New Study Highlights Acne’s Impact on Women’s Quality of Life
Feeling anxious about returning to the classroom or the office this fall? That’s perfectly natural. But it’s a good idea to check in with yourself and assess what really may be going on. Is it possible that acne is pushing your anxiety to higher levels? If so, you are far from alone. New scientific data confirms that acne can take a toll on women’s mental health and quality of life.
Almost half of women with moderate or severe acne who participated in a new study reported a level of self-consciousness that affected their social, professional, and personal lives.
More than 50% of women in their 20s struggle with acne
Although the study was small in size with a total of 50 women volunteer participants, it is one of the first U.S. studies to focus on how women’s mental health can be affected by acne. Plus, it corroborates larger international studies on this subject. It was published in the Journal of the American Medical Association’s Dermatology edition.
The study reported that 24 of the 50 women who ranged in age from 18 to 40, expressed anxiety and stress about their acne. They said that their acne made them embarrassed and worried about how other people perceived their appearance. This, in turn, prompted some of them to limit their daily activities and interaction with others.
“The results of this qualitative study highlight that acne has multifaceted quality-of-life consequences in women,” the authors stated. “Although acne is often viewed as a disease of adolescence, more than 50% of women experience acne in their 20s and more than 35% in their 30s.” For many women, these are the key years for building their careers and meeting potential life partners.
Women report not leaving their house when acne flares up
Acne is actually the eighth most prevalent disease worldwide, and its negative health-related quality-of-life consequences are seen across all ages. Yet, it is often thought of as a problem of adolescence.
Many studies have documented the challenging quality-of-life effects of acne on adolescents. Far fewer have explored the real-world experience of acne in adults. Because acne often continues into adulthood, assessing adult women’s viewpoints on acne and acne treatment can help guide clinical management.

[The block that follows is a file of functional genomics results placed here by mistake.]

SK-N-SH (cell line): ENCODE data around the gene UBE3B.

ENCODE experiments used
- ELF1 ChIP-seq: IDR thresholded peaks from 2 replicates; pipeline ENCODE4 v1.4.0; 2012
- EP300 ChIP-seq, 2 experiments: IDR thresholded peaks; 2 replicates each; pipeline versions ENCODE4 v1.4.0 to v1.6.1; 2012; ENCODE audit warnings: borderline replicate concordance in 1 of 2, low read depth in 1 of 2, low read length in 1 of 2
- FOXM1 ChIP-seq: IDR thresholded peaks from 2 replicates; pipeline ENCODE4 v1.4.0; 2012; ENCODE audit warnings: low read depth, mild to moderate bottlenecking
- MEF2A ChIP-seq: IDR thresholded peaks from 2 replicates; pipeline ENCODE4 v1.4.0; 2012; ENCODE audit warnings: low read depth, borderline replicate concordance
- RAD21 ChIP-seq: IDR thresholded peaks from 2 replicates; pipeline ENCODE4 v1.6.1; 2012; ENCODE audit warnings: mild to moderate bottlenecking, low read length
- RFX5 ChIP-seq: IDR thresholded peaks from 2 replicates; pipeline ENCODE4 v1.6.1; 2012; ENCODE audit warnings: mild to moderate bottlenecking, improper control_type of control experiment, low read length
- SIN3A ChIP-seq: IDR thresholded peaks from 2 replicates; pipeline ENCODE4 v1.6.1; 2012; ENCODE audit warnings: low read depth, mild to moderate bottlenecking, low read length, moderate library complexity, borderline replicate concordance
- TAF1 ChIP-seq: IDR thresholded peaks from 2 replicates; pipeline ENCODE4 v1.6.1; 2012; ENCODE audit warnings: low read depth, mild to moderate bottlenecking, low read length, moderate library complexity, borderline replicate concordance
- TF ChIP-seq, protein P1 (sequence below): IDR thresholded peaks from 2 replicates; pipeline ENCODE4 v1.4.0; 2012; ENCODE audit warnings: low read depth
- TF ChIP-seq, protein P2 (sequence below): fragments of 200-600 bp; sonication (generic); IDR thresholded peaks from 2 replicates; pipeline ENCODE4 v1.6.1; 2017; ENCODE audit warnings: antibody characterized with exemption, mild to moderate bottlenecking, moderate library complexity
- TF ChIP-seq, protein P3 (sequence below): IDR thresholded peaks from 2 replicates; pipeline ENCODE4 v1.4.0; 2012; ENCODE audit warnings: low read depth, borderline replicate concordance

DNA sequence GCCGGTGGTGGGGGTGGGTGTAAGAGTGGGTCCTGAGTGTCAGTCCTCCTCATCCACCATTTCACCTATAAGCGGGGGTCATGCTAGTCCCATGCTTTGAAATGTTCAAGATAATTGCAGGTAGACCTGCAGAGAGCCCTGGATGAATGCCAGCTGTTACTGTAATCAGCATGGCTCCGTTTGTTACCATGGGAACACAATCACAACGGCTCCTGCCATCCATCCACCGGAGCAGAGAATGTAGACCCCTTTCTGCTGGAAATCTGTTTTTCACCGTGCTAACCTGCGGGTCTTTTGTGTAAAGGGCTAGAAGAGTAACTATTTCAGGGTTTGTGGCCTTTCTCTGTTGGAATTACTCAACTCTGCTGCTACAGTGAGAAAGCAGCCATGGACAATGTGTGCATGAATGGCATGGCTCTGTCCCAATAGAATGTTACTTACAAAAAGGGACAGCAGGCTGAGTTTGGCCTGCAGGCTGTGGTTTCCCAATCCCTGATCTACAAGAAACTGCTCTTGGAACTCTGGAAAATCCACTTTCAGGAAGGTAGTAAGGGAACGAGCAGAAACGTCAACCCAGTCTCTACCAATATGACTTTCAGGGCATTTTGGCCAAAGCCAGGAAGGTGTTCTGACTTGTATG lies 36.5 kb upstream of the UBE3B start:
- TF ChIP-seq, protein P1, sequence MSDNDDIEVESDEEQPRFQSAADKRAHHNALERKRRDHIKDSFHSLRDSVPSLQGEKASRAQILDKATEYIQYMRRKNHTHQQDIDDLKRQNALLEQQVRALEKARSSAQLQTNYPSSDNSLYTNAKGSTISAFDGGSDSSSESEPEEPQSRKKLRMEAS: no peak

Admittedly, adult acne affects men as well as women. But women in our culture may feel under greater pressure to look attractive. Some studies have found that women dislike open office plans because they perceive themselves constantly being viewed, judged and evaluated on their appearance. In the present study on adult acne in women, some participants told the researchers that they seldom leave their house or only leave their house wearing makeup when their acne flares up.
However, a recent commissioned survey of 2,000 Americans found that regardless of age or gender, half of survey responders admitted turning off the camera for Zoom meetings when they had a blemish or acne flareup.
Almost a quarter of respondents (24%) reported skipping a party, while others have missed school (21%), or a day out with friends (20%) because of a breakout or blemishes.
Although the survey was privately commissioned by an acne medication company which makes the findings not exactly scientific, the numbers reported seem plausible.
From both sets of data, we can conclude that acne causes many people to suffer anxiety to the point of canceling plans but that women are twice as likely to isolate themselves during an acne flareup.
Study Highlights the Importance of a Dermatologist Who Listens to You
Another facet revealed by the Dermatology study was that some of the women voiced frustration with trying to find a dermatologist who made them feel comfortable and happy with their treatment plans.
“In contrast, those who thought their dermatologist listened to their concerns and individualized their treatment plan reported higher levels of satisfaction,” the study authors reported.
That’s us. The board-certified dermatologists at California Skin Institute take great pride in their patient-centered approach. We consider each patient’s input, lifestyle factors, preferences and feedback a vital part of developing and maintaining a customized treatment plan for acne.
Our vast network of over 40 California locations staffed with more than 90 providers allows us to offer each patient a unique acne treatment plan that can include a combination of our medical and cosmetic procedures. Our company’s size gives us the resources to keep up with the latest medical scientific developments and technology, such as state-of-the-art lasers for expert skin resurfacing with minimal downtime. Call today for an appointment. Teledermatology appointments also available.
Also, as we mask up again in many situations, here’s how to prevent “maskne.”
“Acne Takes a Toll on Women’s Mental Health, Quality of Life,” MedPage Today, July 28, 2021, https://www.medpagetoday.com/dermatology/generaldermatology/93792.
“Nearly half of Americans turn camera off during Zoom meetings over appearance insecurities,” StudyFinds. August 12, 2021, https://www.studyfinds.org/skin-care-zoom-meetings/.
“Patient Perspectives on the Lived Experience of Acne and Its Treatment Among Adult Women With Acne,” Jama Dermatology, July 28, 2021, https://jamanetwork.com/journals/jamadermatology/article-abstract/2782440.